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Investors and lenders need better tools to manage climate risk to homes, mortgages and assets, finds new research

last modified Mar 29, 2019 02:34 PM
22 February 2019 – New open-source models from ClimateWise, a global insurance network, offer step-by-step guides to help the financial industry prepare for risks posed by climate change.

Investors and lenders including mortgage portfolio holders need more support to identify, measure, mitigate as well as adapt and report the impact of climate change, according to a global network of insurers.

Climate risks to physical infrastructure combined with other threats mean that losses from climate-related hazards will continue to rise unless investors, lenders, insurers and policymakers undertake significant risk management efforts, said a new report from ClimateWise, an industry group supported and convened by the University of Cambridge Institute for Sustainability Leadership (CISL).

Under the most extreme projections with 4°C of warming, for example, average annual losses caused by floods to UK mortgages could more than double, putting pressure on insurers and exposing mortgage lenders.

Property-level adaptation can play a key role in reducing this increase in risk, off-setting up to 65 per cent of the increase in losses, the report’s illustrative results showed.

In Physical risk framework: Managing the physical risks of climate change, the ClimateWise Advisory Council offers a practical guide for investors and lenders based on natural catastrophe models to help them understand changing physical risks and the impacts on their portfolios.

David Rochester of Lloyds Banking Group said: 

“The key observation of this report is – that we need to focus on both the mitigation of climate change, as well as adaptation to its effects, and that if we do both, we can maintain affordable insurance - is an important message and one that Lloyds Banking Group very much supports. This open-source tool will provide investors with the means of accessing the information they need to take action to mitigate climate risks and protect their assets.”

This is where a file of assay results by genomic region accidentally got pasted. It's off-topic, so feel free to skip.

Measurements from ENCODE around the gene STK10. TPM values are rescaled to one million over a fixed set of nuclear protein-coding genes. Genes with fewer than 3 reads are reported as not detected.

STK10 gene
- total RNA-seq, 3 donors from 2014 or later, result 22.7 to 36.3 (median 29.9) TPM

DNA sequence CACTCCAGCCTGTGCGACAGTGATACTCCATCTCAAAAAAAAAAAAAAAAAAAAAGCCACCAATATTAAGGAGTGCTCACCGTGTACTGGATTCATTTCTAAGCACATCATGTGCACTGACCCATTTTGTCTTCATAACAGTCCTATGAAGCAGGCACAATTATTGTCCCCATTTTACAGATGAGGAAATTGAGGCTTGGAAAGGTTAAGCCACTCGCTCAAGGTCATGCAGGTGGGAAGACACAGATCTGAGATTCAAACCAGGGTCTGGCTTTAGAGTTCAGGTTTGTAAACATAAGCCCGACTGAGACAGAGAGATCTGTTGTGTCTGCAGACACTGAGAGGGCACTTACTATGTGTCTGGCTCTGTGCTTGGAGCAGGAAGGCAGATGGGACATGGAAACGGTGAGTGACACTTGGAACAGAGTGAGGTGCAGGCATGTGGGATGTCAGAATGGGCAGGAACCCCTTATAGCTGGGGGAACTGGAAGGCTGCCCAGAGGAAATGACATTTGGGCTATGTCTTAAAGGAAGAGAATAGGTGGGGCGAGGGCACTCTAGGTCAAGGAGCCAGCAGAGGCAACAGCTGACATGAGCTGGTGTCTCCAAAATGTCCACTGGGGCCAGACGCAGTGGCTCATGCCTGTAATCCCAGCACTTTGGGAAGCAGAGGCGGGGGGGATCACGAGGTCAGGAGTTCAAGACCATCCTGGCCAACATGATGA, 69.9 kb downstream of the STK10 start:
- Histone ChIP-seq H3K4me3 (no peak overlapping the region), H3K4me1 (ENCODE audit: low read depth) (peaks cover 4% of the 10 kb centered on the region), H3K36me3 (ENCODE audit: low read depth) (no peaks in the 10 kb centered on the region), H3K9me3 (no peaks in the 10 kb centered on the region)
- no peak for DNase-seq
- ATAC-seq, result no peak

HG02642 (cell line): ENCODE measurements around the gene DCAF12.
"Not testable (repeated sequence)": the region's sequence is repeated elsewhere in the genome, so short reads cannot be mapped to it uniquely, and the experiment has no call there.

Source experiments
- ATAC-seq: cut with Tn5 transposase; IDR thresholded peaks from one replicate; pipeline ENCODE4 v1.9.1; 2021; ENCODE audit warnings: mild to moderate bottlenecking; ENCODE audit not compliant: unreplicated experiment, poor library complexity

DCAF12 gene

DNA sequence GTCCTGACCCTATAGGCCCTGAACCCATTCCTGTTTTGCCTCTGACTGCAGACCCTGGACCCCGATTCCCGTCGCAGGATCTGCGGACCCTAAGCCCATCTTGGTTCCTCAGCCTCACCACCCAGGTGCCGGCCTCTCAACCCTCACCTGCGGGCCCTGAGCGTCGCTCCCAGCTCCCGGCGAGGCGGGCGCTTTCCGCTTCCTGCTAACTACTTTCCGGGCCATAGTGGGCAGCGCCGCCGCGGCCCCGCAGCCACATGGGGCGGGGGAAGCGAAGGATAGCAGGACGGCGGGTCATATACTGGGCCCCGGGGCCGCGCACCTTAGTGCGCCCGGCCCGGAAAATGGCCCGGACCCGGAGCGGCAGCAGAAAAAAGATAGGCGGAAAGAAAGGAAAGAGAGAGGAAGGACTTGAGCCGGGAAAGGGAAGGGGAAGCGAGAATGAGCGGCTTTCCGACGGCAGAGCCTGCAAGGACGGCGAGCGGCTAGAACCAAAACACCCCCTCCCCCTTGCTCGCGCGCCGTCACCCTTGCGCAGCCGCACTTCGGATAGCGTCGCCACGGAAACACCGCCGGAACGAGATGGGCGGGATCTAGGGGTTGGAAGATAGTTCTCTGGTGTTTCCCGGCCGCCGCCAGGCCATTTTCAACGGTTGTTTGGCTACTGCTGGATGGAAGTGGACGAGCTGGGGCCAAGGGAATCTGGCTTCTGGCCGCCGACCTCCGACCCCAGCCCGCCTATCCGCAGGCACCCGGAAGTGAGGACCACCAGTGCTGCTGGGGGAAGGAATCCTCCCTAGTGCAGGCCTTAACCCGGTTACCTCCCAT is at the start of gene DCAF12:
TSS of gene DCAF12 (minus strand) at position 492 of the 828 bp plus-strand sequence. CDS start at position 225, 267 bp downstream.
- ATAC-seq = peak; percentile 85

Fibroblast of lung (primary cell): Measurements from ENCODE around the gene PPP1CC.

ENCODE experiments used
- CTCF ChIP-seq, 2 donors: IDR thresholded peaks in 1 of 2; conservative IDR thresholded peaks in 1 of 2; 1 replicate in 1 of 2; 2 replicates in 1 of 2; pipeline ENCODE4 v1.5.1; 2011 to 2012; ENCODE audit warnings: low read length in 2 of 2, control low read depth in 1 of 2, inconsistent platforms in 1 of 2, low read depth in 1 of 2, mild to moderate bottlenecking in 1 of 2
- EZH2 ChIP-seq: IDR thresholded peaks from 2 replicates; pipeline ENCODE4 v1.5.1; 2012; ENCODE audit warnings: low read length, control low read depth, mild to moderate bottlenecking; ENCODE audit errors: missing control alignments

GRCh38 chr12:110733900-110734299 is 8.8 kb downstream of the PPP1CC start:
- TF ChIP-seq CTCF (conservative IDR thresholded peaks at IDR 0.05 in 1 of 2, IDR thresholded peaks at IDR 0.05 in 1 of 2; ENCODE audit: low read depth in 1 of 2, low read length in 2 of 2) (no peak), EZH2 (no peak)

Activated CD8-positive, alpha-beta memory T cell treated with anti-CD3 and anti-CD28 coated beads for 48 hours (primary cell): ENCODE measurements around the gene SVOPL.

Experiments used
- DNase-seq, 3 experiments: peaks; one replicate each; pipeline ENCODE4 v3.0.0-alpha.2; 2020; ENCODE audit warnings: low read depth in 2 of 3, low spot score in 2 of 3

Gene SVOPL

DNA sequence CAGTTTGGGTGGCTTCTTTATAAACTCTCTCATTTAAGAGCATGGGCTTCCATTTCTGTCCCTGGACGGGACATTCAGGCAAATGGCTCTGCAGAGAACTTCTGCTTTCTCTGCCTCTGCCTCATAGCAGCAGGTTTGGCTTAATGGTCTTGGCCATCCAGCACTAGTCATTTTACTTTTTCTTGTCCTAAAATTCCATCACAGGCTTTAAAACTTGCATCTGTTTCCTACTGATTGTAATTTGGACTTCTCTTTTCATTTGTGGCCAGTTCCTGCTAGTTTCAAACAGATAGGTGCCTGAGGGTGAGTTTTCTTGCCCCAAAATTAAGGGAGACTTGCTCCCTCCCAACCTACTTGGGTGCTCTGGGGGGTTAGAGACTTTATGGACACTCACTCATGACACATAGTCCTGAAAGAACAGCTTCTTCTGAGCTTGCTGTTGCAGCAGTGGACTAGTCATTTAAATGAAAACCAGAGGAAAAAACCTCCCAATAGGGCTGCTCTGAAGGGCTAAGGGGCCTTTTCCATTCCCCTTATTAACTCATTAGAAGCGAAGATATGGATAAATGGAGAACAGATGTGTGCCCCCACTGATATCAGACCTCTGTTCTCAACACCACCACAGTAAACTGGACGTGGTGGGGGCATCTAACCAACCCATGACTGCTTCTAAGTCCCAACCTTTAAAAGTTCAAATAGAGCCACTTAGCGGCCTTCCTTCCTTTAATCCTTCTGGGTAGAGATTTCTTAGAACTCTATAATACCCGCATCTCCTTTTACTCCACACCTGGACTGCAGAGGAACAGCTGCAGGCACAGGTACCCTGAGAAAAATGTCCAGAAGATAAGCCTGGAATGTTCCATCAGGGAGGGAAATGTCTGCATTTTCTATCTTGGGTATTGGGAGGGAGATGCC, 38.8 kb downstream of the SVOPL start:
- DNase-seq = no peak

The report highlighted that not all investors and lenders will be equally exposed, with significant differences in exposure between portfolios as well as within portfolios. While insurance will play an important role in managing the impact of climate change, the increase in risk could, in the most severe cases, make premiums unaffordable.

Even today, the majority of natural disaster losses are not covered by insurance. Swiss Re estimates that the total economic losses from natural disasters have averaged US$180 billion annually in the last decade. Of this, around 70 per cent of risks from natural disasters remain uninsured, rising to 80–100 per cent in emerging markets.

Dr Bronwyn Claire, Senior Programme Manager, CISL, commented:

“The project highlights how the measures necessary to mitigate and adapt to climate change should be factored in as potential transition risks, which could increase significantly by 2030.”

In a second report entitled Transition risk framework: Building capacity to manage the impacts of the low carbon transition on infrastructure investments, the ClimateWise Advisory Council explore how to quantify policy changes, reputational impacts, and shifts in market preferences, norms and technology as areas of possible risk and opportunity for investors.

The framework, which is aligned with the recommendations of the Taskforce on Climate-related Financial Disclosures (TCFD), guides investors through assessing their asset types exposed to transition risk and opportunity, defining the potential impacts and incorporating transition impacts into their financial models.

Geoff Summerhayes, Chair of the UNEP Sustainable Insurance Forum, said:

"The framework responded to a critical paradigm shift in the way financial supervisors and regulators consider climate change as a core prudential risk.”

Dominic Christian, Chair of ClimateWise and Global Chairman, Reinsurance Solutions at Aon, added:

“US$94 trillion will be required globally, by 2040, to meet the world’s growing infrastructure needs. Yet it is crucial that this infrastructure both supports our transition to a low carbon future and is financially resilient to the inevitable social, economic and technological impacts this transition will bring. Exposure to infrastructure investments stretches across the financial services sector. Yet few asset owners are truly considering transition risk. These two reports will go some way to help address this.”

These two reports highlight the value of enabling financial institutions to embed environmental scenario analysis into routine decision-making. Doing so would ensure that capital is appropriately allocated in support of financial stability and sustainable economic development as well as the conservation and rational use of natural capital and renewable energy resources


Read more and download the report: Physical risk framework: Understanding the impact of climate change on real estate lending and investment portfolios. 

Read more and download the report: Transition risk framework: Managing the impacts of the low carbon transition on infrastructure investments.

Learn more about ClimateWise and the ClimateWise Principles.

Read the speech given at the launch of the report by Geoff Summerhayes, Chair Sustainable Insurance Forum: Financial exposure: the role of disclosure in addressing the climate data deficit.